Don Stivers Desperate Hours
All was quiet along the American forward position held by the 1st Battalion, 112th Regiment, 28th Division just inside Germany on the Our River. Too quiet, thought Sergeant Lamoine "Frank" Olsen; his men could hear the un-nerving cries and moans of the enemy wounded. He was almost relieved when, at 6:20 a.m., December 16,1944, German shells arched overhead, drownČing out all other sounds. By 6:30 relief became concern as enemy infantry was reported in their rear. It would be a while before anyone named it, but the attack was the beginning of the Battle of the Bulge-the last German offensive of the war.
Though surrounded, at daylight his regiment attacked. On December 17, German orders were to destroy the forward American companies. Olsen's "A" Company, 1st Battalion was right in their path.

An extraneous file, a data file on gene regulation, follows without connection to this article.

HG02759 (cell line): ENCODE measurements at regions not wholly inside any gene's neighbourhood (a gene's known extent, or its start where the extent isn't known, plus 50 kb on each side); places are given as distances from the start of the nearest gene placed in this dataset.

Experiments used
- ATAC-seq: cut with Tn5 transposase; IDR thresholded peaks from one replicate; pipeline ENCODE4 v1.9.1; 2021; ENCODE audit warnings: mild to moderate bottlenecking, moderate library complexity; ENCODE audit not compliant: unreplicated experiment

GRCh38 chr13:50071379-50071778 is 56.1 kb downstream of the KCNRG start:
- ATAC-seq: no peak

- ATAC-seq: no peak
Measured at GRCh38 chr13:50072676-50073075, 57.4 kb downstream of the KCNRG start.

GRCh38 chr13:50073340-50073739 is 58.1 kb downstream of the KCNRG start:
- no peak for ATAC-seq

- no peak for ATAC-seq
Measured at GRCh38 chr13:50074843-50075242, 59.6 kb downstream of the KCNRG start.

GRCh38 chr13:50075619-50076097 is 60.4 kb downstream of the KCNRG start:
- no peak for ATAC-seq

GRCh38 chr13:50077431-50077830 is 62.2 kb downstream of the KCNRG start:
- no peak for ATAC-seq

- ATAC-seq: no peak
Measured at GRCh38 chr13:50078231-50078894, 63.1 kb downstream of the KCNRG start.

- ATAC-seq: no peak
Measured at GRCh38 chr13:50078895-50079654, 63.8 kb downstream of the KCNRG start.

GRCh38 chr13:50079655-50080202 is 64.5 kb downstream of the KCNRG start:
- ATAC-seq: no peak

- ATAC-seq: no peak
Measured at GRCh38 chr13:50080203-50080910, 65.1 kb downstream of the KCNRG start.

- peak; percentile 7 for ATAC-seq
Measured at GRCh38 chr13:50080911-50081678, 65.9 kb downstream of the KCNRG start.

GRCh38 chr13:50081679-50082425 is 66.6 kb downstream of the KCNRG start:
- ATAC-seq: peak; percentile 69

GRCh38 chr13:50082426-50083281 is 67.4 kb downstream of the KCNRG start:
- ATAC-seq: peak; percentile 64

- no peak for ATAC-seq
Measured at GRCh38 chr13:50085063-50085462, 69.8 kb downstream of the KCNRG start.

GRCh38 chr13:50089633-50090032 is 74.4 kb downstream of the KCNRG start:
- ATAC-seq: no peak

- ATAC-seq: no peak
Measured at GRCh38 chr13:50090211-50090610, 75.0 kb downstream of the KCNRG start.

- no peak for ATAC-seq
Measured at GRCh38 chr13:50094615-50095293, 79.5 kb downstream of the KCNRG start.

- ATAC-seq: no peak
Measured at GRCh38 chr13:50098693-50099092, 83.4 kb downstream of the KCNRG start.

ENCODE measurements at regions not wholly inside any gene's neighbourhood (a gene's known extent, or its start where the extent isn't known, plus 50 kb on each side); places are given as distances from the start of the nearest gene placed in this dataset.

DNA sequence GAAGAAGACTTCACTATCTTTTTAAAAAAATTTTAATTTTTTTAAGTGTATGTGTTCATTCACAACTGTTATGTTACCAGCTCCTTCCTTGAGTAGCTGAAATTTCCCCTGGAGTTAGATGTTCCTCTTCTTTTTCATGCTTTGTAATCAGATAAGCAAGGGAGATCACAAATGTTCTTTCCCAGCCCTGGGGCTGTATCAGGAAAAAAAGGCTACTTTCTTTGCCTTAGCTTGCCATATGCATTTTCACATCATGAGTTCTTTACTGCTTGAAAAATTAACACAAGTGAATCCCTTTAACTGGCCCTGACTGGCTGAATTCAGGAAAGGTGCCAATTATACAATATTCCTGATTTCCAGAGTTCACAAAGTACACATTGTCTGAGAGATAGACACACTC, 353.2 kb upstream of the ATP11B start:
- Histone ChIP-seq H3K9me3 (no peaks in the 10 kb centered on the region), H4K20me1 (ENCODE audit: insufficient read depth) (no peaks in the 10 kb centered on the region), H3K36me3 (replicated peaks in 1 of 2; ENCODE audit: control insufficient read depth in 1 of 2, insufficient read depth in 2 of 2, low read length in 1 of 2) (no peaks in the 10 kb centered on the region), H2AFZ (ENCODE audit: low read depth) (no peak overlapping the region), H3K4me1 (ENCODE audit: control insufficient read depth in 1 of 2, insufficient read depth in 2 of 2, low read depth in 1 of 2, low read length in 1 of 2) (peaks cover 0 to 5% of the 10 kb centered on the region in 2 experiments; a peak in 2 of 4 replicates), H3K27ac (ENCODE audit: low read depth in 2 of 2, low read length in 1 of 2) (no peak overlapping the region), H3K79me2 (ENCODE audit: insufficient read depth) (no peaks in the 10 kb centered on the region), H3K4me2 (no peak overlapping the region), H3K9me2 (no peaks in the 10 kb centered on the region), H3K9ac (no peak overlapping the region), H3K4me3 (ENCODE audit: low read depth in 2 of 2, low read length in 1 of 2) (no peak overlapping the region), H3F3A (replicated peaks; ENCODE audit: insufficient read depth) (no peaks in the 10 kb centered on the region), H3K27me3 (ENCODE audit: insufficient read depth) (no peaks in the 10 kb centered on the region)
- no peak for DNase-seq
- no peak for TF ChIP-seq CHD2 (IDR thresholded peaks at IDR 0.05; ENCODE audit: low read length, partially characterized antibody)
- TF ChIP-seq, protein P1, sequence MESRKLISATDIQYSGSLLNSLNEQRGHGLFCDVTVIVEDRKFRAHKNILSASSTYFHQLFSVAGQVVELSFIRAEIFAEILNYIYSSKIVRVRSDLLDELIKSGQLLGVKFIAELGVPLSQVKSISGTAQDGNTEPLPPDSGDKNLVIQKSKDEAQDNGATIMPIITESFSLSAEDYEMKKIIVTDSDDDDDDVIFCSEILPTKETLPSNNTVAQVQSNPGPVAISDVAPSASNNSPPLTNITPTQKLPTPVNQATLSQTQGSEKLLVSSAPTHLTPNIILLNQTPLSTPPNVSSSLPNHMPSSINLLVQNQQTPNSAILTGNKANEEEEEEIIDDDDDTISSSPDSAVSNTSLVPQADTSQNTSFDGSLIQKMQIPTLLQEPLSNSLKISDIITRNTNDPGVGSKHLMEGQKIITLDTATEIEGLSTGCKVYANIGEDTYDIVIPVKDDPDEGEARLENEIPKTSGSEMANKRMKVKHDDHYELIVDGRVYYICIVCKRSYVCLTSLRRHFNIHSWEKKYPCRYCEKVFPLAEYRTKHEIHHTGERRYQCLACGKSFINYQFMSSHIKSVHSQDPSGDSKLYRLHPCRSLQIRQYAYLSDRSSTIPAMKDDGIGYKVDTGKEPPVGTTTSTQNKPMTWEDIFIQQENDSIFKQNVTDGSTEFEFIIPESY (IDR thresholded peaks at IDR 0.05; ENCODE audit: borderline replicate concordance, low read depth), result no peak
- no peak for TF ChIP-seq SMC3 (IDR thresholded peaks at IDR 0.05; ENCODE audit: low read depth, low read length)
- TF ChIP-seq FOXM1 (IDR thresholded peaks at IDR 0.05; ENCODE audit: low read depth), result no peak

After fighting nearly all day, the regiment was given permission to withdraw west of the Our River. But cut-off even from communications, the last orders Olsen and his 1st platoon had received were to hold at all costs. For another day-and-a-half, without reinforcement or resupply, Sergeant Frank Olsen and his men held, as did the rest of the isolated 112th, buying precious time for the U.S. Army to move the 82nd Airborne near St. Vith and halt the German offensive.
Captured and sent to the POW camps, Olsen had a few nagging regrets. Foremost was that he had to lose men in the last major battle of the war.
The spirit of the Americans who fought in World War II is captured in Don Stivers' latest print, "The Desperate Hours."